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[15] S. Winternheimer and B. Laska, “Investigations on turn-off effects in fast recovery power diodes by modeling and simulation,” Proc. Inst. Elect. Eng., vol. 139, pt. B, no. 2, pp. 55–61, 1992. [16] B. Laska and S. Winternheimer, “Simulation of turn-off dynamics in fast recovery power diodes,” Proc. Inst. Elect. Eng., vol. 139, pt. B, no. 2, pp. 405–410, 1992. [17] H. Goebel and K. Hoffmann, “Full dynamic power diode model including temperature behavior for use in circuit simulators,” in Proc. ISPSD Conf., 1992, pp. 130–135. [18] H. Goebel and K. Hoffmann, “Power diode HYBRID model with forward and reverse recovery for use in circuit simulators,” in Proc. IEEE APEC’92, 1992, pp. 426–432. [19] F. Bertha, B. Velaerts, P. Mathys, E. Tatakis, A. Wyns, D. Bogaerts, and M. Miller, “An improved power diode model for PSpice, applied to converter simulation,” in Proc. European Power Electronics Conf., 1993, pp. 249–254. [20] S. C. Choo, “Effect of carrier lifetime on the forward characteristics of high power devices,” IEEE Trans. Electron Devices, vol. 17, pp. 647–652, Sept. 1970. [21] B. J. Baliga, Modern Power Devices. New York: Wiley, 1987. [22] E. P. Burte, “On the blocking behavior of mesa high voltage power devices passivated by semi-insulating polycrystalline silicon films,” Thin Solid Films, vol. 168, pp. 41–50, 1989. [23] A. Yahata and M. Atsuta, “Transient voltage induced leakage current in power diode with semi-insulating polycrystalline silicon resistive field plate,” Jpn. J. Appl. Phys, vol. 35, pp. 2595–2598, 1996. [24] Y. Tomomatsu et al., “An analysis and improvement of destruction immunity during reverse recovery for high voltage planar diodes under high dIrr/dt condition,” in Proc. IEEE Int. Symp. Power Semiconductor Devices and IC’s (ISPSD), 1996, pp. 353–356. [25] P. K. Steimer, H. Gurning, J. Werninger, and D. Schroder, “State-of-theart verification of the hard driven GTO inverter development for a 100 MVA Intertie,” in Proc. IEEE PESC’96, 1996, vol. 2, pp. 1401–1407.

Cher Ming Tan (S’83–M’84) was born in Singapore in 1959. He received the B.Eng. degree from the National University of Singapore, Singapore, in 1984 and the M.A.Sc. and Ph.D. degrees from the University of Toronto, Toronto, Ont., Canada, in 1988 and 1992, respectively, all in electrical engineering. He was a Quality and Reliability Manager and an Engineering Consultant with LiteOn Power Semiconductor Corporation, Taiwan, R.O.C., for five years. In 1996, he joined Chartered Semiconductor Manufacturing Ltd., Singapore, as a Quality and Reliability Section Manager. In April 1997, he joined the School of Electrical and Electronic Engineering, Nanyang Technological University, Singapore, as a Lecturer. Dr. Tan is a member of the American Society for Quality Control.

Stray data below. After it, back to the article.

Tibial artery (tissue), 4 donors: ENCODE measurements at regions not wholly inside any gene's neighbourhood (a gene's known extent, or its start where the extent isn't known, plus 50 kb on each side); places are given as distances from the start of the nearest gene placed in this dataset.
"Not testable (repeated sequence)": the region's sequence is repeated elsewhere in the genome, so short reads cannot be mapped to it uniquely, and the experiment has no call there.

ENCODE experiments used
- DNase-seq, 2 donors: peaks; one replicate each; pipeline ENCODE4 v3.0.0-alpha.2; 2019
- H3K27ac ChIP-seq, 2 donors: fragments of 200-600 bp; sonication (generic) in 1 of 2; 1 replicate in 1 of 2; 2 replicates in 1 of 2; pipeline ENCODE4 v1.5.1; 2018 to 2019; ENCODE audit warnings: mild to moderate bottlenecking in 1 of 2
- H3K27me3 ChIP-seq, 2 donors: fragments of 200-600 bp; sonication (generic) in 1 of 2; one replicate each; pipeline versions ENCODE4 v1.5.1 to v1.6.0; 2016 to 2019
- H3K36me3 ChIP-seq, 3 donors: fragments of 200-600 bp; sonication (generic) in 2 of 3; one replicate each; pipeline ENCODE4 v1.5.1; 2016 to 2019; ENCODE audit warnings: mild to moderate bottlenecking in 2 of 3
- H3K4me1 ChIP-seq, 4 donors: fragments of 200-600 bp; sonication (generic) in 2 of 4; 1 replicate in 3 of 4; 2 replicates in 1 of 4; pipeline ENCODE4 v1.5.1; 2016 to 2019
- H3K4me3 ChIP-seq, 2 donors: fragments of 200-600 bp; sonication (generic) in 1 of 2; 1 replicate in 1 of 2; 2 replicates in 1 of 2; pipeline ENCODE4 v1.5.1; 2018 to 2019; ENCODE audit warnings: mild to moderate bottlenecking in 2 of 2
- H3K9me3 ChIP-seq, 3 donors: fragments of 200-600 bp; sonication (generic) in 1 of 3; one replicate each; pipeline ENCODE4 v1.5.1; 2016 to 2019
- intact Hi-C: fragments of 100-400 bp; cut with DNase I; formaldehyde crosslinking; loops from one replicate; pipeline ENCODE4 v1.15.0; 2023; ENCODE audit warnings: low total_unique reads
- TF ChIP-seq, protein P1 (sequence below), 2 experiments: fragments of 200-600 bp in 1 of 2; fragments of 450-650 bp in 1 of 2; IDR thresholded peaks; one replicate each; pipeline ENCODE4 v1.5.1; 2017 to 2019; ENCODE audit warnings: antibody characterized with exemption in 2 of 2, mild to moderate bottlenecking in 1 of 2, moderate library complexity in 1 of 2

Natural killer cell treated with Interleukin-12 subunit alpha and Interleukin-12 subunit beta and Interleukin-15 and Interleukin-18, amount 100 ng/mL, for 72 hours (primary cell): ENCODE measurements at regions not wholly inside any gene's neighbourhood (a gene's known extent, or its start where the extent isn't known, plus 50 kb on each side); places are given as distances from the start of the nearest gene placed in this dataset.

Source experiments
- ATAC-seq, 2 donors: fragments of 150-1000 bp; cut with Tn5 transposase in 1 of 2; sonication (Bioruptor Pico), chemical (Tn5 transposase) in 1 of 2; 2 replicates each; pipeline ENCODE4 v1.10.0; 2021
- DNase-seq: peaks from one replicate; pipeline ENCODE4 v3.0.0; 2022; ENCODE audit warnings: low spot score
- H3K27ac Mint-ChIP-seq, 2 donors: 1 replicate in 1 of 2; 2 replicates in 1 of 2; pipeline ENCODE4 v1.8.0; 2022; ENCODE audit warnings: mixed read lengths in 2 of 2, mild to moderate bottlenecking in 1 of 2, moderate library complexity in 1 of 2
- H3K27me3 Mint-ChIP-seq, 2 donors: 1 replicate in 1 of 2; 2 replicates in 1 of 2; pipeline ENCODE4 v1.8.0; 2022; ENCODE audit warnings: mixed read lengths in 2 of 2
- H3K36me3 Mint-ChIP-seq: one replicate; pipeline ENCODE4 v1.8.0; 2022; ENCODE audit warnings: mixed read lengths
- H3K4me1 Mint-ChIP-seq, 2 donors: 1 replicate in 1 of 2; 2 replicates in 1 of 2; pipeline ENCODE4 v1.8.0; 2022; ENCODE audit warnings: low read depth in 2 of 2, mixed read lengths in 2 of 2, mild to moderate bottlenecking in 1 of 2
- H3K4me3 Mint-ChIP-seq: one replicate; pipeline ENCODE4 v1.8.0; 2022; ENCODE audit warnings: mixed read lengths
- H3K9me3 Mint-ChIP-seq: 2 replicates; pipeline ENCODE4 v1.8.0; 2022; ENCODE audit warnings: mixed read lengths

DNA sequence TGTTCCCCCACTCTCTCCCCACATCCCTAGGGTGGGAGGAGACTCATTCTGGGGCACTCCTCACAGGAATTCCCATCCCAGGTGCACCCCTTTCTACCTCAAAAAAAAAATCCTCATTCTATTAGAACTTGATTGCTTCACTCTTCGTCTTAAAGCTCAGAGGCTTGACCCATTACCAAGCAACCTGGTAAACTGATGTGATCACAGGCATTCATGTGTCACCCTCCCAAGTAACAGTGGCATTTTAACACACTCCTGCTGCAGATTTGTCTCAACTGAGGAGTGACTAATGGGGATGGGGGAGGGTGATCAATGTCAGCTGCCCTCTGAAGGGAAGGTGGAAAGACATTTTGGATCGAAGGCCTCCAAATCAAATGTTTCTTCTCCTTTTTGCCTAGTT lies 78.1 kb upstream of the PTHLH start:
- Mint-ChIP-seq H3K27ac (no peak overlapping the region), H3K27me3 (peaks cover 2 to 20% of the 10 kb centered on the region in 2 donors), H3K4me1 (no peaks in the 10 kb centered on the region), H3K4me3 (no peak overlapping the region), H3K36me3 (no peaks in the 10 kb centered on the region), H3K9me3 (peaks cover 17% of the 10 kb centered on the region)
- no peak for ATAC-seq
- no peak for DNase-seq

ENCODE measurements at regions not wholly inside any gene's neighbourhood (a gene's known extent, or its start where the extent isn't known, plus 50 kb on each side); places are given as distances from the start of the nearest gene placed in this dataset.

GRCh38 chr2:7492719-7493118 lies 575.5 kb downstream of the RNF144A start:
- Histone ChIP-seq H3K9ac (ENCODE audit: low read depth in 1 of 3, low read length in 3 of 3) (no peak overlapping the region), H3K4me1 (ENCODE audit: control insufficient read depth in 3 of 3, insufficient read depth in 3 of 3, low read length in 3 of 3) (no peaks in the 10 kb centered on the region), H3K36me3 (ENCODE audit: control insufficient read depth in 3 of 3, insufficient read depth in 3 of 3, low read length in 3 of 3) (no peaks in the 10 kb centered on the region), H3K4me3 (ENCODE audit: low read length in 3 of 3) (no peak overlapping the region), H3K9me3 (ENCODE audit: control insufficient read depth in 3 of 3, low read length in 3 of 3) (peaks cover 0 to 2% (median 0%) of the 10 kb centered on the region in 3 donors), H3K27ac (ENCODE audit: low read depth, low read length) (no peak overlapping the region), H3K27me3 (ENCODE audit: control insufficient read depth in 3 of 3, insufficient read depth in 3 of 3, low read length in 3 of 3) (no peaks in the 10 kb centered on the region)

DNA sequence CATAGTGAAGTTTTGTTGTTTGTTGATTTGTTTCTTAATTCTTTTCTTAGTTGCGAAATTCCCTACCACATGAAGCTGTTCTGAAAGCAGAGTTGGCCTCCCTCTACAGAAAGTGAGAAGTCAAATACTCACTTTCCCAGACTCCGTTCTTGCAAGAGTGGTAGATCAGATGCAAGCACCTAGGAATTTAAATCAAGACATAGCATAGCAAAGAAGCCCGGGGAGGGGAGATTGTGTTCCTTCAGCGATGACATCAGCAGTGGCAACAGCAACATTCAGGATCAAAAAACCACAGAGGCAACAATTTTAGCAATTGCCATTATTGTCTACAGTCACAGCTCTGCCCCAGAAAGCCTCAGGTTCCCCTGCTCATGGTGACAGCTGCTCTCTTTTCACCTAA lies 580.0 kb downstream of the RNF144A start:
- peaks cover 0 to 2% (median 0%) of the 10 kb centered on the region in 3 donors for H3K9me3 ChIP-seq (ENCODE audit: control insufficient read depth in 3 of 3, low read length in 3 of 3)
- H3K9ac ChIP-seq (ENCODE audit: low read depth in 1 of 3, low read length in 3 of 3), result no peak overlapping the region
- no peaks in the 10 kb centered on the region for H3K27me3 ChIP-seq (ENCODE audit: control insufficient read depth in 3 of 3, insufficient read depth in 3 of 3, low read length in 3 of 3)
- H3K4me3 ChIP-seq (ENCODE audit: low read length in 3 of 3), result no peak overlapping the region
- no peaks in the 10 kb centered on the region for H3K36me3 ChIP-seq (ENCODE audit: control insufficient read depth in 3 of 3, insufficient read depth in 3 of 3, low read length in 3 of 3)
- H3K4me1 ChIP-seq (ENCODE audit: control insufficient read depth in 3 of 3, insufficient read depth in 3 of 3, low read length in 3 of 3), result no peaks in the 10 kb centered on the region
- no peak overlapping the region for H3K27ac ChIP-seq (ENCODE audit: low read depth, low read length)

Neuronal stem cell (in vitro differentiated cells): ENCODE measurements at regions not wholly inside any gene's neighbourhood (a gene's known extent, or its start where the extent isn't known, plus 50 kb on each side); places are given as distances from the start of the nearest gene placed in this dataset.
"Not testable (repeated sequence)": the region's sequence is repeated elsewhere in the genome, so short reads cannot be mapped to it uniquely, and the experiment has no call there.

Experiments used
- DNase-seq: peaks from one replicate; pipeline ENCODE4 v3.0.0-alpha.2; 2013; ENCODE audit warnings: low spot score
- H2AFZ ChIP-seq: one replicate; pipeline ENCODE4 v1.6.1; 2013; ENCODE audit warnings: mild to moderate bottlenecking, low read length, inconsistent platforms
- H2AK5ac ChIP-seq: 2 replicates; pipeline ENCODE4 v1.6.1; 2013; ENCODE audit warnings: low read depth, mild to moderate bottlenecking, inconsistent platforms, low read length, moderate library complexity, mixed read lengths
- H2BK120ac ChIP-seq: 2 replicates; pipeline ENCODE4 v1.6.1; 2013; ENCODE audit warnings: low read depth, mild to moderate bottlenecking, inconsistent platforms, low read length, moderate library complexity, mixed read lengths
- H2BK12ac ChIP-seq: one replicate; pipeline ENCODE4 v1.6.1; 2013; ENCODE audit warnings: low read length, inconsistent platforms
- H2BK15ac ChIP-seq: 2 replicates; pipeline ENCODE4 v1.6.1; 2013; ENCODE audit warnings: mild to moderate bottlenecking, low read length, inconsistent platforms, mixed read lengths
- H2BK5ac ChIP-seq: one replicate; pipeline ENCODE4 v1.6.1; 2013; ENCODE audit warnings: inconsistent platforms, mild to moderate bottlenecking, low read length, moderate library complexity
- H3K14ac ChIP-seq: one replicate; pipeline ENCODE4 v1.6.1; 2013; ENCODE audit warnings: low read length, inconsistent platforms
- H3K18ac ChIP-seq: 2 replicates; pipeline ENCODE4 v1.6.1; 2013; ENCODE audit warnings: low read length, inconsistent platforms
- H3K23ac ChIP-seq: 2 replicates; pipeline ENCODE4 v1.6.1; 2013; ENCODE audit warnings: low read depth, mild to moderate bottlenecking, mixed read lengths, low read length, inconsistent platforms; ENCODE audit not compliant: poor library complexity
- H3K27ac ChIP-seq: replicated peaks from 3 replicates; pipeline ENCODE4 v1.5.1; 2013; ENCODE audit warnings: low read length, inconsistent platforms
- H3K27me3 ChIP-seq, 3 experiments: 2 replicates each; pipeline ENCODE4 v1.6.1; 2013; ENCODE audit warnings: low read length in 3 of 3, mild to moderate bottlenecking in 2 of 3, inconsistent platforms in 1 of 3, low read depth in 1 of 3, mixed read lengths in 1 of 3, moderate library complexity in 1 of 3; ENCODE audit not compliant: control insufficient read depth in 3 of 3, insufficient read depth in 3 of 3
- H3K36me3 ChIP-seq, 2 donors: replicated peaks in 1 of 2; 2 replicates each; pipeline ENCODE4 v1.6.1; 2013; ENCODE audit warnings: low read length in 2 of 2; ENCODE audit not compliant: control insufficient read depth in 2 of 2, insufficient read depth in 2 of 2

King-Jet Tseng (S’85–M’88–SM’98) was born in Singapore. He received the B.Eng. (first-class honors) and M.Eng. degrees from the National University of Singapore, Singapore, and the Ph.D. degree from Cambridge University, Cambridge, U.K. He was a Lecturer with Ngee Ann Polytechnic, Singapore, in 1989. He is currently a University Lecturer in the School of Electrical and Electronic Engineering, Nanyang Technological University, Singapore. He teaches power electronics and drives at the undergraduate level and supervises a number of research students. He is also the Supervisor of the Power Electronics and Drives Laboratory. He has been involved in research on power electronics, drives, and motion control since 1988. Dr. Tseng is a Fellow of the Cambridge Commonwealth Society and the Cambridge Philosophical Society and a member of the Institute of Engineers, Singapore. In 1996, he was awarded the Swan Premium by the Institution of Electrical Engineers, U.K., for his work on gate turn-off thyristors. Since 1996, he has been the Chairman of the Singapore Chapter of the IEEE Industry Applications Society. He has been listed in Marquis’ Who’s Who in the World for his contributions to engineering education and research.